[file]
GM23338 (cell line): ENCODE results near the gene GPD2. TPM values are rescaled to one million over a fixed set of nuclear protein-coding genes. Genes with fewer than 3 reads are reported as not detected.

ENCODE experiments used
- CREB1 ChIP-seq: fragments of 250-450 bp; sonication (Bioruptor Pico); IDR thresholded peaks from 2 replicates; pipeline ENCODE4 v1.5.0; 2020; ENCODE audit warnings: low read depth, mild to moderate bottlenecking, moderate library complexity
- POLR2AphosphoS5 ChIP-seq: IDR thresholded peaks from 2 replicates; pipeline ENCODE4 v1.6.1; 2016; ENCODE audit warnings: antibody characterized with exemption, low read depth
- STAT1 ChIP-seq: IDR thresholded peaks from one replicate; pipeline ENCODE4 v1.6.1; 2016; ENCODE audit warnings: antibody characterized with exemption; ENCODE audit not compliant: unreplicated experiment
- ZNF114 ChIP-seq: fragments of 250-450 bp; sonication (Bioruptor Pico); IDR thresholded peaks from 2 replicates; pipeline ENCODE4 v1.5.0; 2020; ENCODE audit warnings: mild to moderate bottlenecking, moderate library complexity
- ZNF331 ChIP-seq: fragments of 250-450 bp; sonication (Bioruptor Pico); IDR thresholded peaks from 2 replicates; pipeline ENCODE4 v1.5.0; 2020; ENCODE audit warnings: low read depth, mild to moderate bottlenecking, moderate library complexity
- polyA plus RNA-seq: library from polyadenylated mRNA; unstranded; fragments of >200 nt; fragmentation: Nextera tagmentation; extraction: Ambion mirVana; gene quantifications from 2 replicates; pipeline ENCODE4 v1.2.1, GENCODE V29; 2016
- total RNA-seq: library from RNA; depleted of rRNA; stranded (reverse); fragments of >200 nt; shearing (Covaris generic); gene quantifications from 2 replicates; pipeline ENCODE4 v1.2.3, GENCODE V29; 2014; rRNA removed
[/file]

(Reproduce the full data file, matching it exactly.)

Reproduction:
GM23338 (cell line): ENCODE results near the gene GPD2. TPM values are rescaled to one million over a fixed set of nuclear protein-coding genes. Genes with fewer than 3 reads are reported as not detected.

ENCODE experiments used
- CREB1 ChIP-seq: fragments of 250-450 bp; sonication (Bioruptor Pico); IDR thresholded peaks from 2 replicates; pipeline ENCODE4 v1.5.0; 2020; ENCODE audit warnings: low read depth, mild to moderate bottlenecking, moderate library complexity
- POLR2AphosphoS5 ChIP-seq: IDR thresholded peaks from 2 replicates; pipeline ENCODE4 v1.6.1; 2016; ENCODE audit warnings: antibody characterized with exemption, low read depth
- STAT1 ChIP-seq: IDR thresholded peaks from one replicate; pipeline ENCODE4 v1.6.1; 2016; ENCODE audit warnings: antibody characterized with exemption; ENCODE audit not compliant: unreplicated experiment
- ZNF114 ChIP-seq: fragments of 250-450 bp; sonication (Bioruptor Pico); IDR thresholded peaks from 2 replicates; pipeline ENCODE4 v1.5.0; 2020; ENCODE audit warnings: mild to moderate bottlenecking, moderate library complexity
- ZNF331 ChIP-seq: fragments of 250-450 bp; sonication (Bioruptor Pico); IDR thresholded peaks from 2 replicates; pipeline ENCODE4 v1.5.0; 2020; ENCODE audit warnings: low read depth, mild to moderate bottlenecking, moderate library complexity
- polyA plus RNA-seq: library from polyadenylated mRNA; unstranded; fragments of >200 nt; fragmentation: Nextera tagmentation; extraction: Ambion mirVana; gene quantifications from 2 replicates; pipeline ENCODE4 v1.2.1, GENCODE V29; 2016
- total RNA-seq: library from RNA; depleted of rRNA; stranded (reverse); fragments of >200 nt; shearing (Covaris generic); gene quantifications from 2 replicates; pipeline ENCODE4 v1.2.3, GENCODE V29; 2014; rRNA removed